Most of the album was recorded at "Track Recording Studio" in Silver Spring, Maryland, USA. "Find Yourself" and "The Way They Do My Life" was recorded at "Muscle Shoals Studio" in Muscle Shoals, Alabama, USA. We did not use the Muscle Shoals version of "The Way The Do My Life" ... It was not Funky enough.

How was it recorded i.e. was it recorded in a more 'live-band' set up or multi-tracked?

It was recorded live-band/multi-track. The rhythm section recorded while the horns (Leon & Joe) played along for guidance and I sung to give it feel.

What other music were you listening to that influenced The 'Sir Joe Quarterman & Free Soul' album?

It was influenced by James Brown, Sly Stone, and Chicago.

Why was there only ever one Sir Joe Quarterman & Free Soul album?

The interested record companies only wanted me as a single artist. I refused to abandon the band. however, I produced on my own two albums 'They Want Funky Music' and 'Alive 'n' Well' distributed by CDbaby.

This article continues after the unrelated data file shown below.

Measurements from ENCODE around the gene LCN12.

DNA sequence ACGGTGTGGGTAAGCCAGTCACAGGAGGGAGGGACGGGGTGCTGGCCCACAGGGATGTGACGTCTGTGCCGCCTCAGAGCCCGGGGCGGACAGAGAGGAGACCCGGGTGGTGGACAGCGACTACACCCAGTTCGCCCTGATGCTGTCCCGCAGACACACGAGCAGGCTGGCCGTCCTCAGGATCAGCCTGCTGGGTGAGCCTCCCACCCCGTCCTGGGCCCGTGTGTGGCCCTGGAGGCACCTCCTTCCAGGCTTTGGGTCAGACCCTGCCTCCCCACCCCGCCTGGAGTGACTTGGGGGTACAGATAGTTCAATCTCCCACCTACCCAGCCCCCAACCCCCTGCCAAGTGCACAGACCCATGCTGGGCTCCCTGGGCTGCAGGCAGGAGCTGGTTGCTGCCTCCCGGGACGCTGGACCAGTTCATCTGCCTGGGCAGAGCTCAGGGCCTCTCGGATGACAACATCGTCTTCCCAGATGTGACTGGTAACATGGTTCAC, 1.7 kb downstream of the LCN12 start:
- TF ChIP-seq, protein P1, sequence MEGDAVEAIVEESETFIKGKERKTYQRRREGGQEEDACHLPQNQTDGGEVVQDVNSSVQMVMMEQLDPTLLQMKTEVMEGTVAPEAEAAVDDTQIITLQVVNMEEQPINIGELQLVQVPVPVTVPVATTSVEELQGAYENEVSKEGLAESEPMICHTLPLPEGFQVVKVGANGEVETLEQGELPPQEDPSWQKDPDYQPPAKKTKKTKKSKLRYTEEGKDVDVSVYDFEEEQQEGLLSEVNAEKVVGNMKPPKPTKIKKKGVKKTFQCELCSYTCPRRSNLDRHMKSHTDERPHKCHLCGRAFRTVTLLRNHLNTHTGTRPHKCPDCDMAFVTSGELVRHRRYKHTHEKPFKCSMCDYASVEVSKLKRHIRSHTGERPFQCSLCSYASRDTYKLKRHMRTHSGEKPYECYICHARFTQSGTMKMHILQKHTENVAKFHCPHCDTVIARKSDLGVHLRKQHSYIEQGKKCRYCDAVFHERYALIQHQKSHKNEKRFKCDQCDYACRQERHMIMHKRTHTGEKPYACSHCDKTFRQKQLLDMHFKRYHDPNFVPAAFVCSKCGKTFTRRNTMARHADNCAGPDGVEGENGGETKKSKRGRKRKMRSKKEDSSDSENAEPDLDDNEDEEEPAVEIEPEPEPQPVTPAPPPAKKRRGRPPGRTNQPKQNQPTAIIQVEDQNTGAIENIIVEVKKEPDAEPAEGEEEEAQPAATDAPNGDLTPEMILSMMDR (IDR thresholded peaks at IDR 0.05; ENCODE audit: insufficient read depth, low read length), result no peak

The simple cartoon like record cover artwork is now very iconic, almost pre-Basquiat style. What was the reason for the drawing / using this artwork?

The artwork was a quick illustration of what I wanted the photographer to depict in a collage for the real album cover. They decided to use my sketches.

How did you come to be signed to GSF Records?

My producers were turned down by several record companies including Atlantic because of the requested advance money. GSF agreed.

Another band heavily sampled in hip-hop - The Skull Snaps - were also on GSF Records, did you know them?

No I did not.

Some of the 7" copies of '(I've Got) So Much Trouble In My Mind' 7" single are on Mantis Record Corp, was this the first pressing?

Yes ... for local distribution (DC, MD, VA).

What was the reaction to this song when it first came out, did the record receive radio support? Who was supporting your music at the start?

I performed the song 'Live' several years before it was recorded and released. The reaction from the audience was always favourable. Mantis recorded us after hearing our demo and the local radio stations were eager to play the song.

What was the music scene like in Washington, D.C., back in the early 70's? Did you play with any other bands at the time?